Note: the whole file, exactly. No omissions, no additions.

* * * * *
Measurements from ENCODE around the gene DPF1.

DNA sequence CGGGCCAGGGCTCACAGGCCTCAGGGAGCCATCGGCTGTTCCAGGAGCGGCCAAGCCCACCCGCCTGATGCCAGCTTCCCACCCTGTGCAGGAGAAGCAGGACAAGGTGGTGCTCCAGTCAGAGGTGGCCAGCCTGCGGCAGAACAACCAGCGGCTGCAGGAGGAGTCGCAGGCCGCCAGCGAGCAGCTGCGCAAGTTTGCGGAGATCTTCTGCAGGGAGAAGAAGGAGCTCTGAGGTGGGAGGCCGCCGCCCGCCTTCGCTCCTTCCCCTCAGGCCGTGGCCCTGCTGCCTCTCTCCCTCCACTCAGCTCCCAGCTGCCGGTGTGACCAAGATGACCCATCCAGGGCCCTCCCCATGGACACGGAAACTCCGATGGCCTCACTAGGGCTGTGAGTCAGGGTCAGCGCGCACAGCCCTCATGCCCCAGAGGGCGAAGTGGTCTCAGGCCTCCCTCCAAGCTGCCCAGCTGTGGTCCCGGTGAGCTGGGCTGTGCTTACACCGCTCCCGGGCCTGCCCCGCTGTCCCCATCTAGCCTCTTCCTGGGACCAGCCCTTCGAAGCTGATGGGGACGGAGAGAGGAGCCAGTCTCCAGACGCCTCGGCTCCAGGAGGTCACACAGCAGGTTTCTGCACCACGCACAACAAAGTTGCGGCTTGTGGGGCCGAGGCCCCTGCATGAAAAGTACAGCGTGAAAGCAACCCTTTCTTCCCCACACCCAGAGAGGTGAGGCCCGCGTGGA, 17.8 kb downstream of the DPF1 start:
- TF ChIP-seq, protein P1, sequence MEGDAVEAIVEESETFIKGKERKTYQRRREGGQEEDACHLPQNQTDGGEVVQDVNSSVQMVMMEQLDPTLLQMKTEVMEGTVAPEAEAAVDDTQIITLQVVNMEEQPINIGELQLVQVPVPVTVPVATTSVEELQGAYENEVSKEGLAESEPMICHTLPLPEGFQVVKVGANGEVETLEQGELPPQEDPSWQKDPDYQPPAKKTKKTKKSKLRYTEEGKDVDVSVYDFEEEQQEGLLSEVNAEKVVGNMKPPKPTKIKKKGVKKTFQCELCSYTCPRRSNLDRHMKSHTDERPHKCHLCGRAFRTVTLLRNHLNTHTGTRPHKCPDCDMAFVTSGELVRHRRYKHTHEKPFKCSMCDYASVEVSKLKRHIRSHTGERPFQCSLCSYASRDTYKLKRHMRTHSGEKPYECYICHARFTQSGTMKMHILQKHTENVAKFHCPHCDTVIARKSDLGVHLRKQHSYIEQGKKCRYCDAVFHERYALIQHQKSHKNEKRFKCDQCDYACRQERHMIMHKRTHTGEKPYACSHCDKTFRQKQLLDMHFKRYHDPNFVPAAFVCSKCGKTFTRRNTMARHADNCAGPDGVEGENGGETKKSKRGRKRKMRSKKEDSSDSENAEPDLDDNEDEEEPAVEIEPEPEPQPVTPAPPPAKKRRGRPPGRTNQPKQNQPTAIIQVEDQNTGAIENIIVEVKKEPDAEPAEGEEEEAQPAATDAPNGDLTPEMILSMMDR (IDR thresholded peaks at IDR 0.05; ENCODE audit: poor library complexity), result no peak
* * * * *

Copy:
Measurements from ENCODE around the gene DPF1.

DNA sequence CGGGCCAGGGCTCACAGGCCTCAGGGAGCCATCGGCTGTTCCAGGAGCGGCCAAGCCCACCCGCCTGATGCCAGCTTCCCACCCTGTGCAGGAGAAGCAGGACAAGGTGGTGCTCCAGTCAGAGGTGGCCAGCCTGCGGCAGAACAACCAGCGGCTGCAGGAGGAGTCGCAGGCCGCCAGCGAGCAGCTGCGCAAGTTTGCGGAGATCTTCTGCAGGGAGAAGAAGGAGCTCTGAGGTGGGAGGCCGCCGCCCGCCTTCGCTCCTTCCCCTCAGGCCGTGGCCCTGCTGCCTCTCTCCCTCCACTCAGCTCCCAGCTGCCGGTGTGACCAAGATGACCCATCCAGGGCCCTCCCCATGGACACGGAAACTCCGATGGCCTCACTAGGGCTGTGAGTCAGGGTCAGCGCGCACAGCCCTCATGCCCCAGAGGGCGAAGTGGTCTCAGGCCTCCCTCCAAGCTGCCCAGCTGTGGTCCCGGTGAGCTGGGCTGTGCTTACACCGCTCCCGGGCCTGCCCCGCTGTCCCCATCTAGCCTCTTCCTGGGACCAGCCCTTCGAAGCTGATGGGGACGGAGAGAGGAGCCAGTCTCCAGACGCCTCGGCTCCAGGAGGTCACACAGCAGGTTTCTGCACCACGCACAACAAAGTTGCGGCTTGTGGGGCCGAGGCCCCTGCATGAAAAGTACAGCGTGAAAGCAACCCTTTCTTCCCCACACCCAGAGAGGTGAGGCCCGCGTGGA, 17.8 kb downstream of the DPF1 start:
- TF ChIP-seq, protein P1, sequence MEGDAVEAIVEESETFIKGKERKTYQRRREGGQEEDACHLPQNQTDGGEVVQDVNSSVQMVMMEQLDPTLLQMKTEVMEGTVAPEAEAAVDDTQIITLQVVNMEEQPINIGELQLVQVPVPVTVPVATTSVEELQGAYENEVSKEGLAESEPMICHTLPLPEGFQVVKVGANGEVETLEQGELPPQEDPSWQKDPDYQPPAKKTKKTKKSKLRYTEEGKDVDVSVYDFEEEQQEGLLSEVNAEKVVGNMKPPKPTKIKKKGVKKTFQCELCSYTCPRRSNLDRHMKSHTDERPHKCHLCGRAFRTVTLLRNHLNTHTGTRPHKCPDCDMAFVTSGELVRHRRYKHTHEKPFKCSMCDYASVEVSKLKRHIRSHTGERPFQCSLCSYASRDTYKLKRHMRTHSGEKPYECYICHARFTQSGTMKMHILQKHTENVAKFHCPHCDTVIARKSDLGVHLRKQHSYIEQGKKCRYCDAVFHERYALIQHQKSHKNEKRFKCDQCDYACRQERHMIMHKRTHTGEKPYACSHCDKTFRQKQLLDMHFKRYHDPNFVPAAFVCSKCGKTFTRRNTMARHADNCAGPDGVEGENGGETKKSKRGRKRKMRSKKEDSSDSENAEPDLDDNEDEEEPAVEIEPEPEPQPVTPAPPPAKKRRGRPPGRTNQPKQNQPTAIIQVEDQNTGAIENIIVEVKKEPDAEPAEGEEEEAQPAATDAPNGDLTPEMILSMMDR (IDR thresholded peaks at IDR 0.05; ENCODE audit: poor library complexity), result no peak